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Middle East Abeja Dispatch

Pergamum: City of Death, City of Life
February 19, 2000


The amphitheater filled to capacity. Gladiators, slaves, and wild animals were paraded in front of the expectant crowd. These were the heroes; these were the games. Like a Superbowl star, a popular gladiator, armed with daggers, swords, forks or nets with weights on all corners, was pitted against a slave or a war prisoner. Wild animals were brought here from all over the kingdom-lions, giraffes and elephants-for a fight to the death against these professional killers.

Just as traveling to new countries teaches us about different cultures and values, so does traveling through history. Ancient Roman amphitheaters dot the Mediterranean and Aegean coasts of Turkey. Standing in them, today, I can only wonder at their past glory and their past horrors. The amphitheater here in Pergamum, overlooking beautiful mountains, was a great one. Ornate carvings and columns lay in rubble. Were they brightly painted? What did this place look like when it was filled with Roman nobility? Did people feel any shame watching humans battle to the death for entertainment, or am I just projecting my own cultural bias?


bias - a particular tendancy or inclination
burly - great in bodily size; stout; sturdy
cadaver - a dead body
humors - refers to the four elemental fluids of the body: blood, phlegm, black bile and yellow bile
hysterical - uncontrollably emotional
orante - excessively or sumptuosly adorned

When this area was ruled by the Greeks, democracy was in its infancy. But the Romans didn't even pretend to give the locals a say in politics. Instead, I'm told, they provided the people with these bloodbaths as a form of entertainment, to distract them from political discourse. (Hmmm? Ever wonder if there is an alternative motivation to the Superbowl, or television itself?) When one of the opponents was injured, the fighting would pause, and he would hold up the index finger of his left hand. This was a question to the crowd, "May I live?"; If the crowd really liked him, they may cheer him and give the thumbs up. More likely, he would get the thumbs down, and be executed. This was the only vote the people were given in Roman times!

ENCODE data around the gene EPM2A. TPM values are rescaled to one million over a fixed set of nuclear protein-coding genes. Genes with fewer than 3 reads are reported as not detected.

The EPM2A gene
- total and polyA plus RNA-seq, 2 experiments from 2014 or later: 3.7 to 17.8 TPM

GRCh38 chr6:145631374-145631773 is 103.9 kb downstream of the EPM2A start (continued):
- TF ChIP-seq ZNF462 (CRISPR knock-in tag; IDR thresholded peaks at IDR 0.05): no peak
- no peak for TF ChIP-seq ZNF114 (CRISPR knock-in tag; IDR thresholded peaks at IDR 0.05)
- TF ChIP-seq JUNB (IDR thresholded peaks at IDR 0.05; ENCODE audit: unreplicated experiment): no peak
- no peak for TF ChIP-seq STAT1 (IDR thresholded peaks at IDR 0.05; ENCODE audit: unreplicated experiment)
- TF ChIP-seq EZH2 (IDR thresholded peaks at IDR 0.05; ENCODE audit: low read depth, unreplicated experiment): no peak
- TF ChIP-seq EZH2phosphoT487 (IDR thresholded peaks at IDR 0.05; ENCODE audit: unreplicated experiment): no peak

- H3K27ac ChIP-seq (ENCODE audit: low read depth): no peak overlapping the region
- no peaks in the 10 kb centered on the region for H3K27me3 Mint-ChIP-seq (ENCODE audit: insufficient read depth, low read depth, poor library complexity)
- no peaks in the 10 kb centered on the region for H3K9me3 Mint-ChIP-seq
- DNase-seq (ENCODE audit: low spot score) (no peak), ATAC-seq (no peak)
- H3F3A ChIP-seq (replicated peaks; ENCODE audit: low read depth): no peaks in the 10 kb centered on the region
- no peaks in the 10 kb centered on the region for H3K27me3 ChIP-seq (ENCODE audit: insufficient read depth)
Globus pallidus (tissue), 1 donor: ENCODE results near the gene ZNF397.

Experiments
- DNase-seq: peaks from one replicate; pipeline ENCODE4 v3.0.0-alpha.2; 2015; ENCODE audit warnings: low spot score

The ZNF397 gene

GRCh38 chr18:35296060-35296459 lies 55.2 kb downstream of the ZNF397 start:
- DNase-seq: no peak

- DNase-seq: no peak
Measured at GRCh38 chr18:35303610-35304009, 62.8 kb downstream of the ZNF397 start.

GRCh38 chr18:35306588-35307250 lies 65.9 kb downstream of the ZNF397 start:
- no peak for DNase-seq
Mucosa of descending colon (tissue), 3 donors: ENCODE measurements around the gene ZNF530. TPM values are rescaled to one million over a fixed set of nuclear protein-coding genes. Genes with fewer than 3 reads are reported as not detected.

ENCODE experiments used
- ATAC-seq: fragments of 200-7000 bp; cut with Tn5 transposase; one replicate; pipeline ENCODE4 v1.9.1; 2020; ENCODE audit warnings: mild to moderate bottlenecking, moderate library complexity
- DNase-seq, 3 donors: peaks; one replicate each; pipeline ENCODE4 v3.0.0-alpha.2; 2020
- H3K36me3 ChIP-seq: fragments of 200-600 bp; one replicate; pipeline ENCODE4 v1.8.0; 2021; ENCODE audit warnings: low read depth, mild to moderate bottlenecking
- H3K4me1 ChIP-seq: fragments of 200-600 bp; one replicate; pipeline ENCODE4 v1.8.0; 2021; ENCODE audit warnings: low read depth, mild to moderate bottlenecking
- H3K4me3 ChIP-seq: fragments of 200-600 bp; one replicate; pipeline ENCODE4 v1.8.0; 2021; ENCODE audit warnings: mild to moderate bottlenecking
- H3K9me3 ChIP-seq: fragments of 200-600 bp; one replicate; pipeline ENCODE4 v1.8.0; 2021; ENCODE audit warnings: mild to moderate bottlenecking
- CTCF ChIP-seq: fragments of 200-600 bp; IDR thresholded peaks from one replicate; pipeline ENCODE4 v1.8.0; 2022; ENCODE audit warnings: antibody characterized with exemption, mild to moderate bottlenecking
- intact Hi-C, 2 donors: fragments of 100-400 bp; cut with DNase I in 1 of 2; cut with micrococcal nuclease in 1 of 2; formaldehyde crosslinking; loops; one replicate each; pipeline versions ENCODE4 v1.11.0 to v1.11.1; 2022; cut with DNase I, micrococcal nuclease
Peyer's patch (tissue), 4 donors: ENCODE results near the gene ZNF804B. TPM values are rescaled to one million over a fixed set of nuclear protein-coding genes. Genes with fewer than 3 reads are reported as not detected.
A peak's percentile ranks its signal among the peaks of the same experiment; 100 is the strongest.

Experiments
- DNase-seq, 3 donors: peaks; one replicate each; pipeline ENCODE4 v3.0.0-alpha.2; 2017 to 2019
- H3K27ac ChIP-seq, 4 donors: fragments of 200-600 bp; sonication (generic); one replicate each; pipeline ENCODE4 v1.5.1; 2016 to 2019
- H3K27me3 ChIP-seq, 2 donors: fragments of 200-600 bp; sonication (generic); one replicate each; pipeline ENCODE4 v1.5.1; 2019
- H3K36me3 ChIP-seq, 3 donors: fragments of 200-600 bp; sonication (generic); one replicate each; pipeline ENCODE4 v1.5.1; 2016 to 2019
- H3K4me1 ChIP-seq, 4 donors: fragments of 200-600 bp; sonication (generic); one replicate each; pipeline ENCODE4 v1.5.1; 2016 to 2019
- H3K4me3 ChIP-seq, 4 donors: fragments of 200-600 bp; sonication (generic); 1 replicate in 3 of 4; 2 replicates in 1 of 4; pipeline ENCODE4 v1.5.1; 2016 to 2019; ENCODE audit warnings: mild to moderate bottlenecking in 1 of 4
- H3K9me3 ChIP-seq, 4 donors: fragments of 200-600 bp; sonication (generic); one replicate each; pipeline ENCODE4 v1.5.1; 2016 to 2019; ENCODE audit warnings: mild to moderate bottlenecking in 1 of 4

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Out of death comes life, it is sometimes said. Outside of town, by the sacred healing springs, the walls of the Asklepion crumble slowly. Has Asklepios, the god of medicine, deserted this site? How much blood and gore could he stand?

The Asklepion was not only a spa for the wealthy, but it was also where the gladiators went to be healed. It was right here in Pergamum that the greatest physician in Roman times was born in 129 AD and trained in the healing arts. Known as Galen, he held the prestigious position of physician to the gladiators.

What did this early doctor of sports medicine believe in, anyway? Well, at the time, the body was thought to be made of what were known as the four humors. No, humors aren't comedians, they're the basic substances that were thought to make up the human body--yellow bile, black bile, blood, and phlegm-as was taught by the even more ancient Greek physician Hippocrates. The belief in Hippocratic humoral physiology lasted well into the 17th century!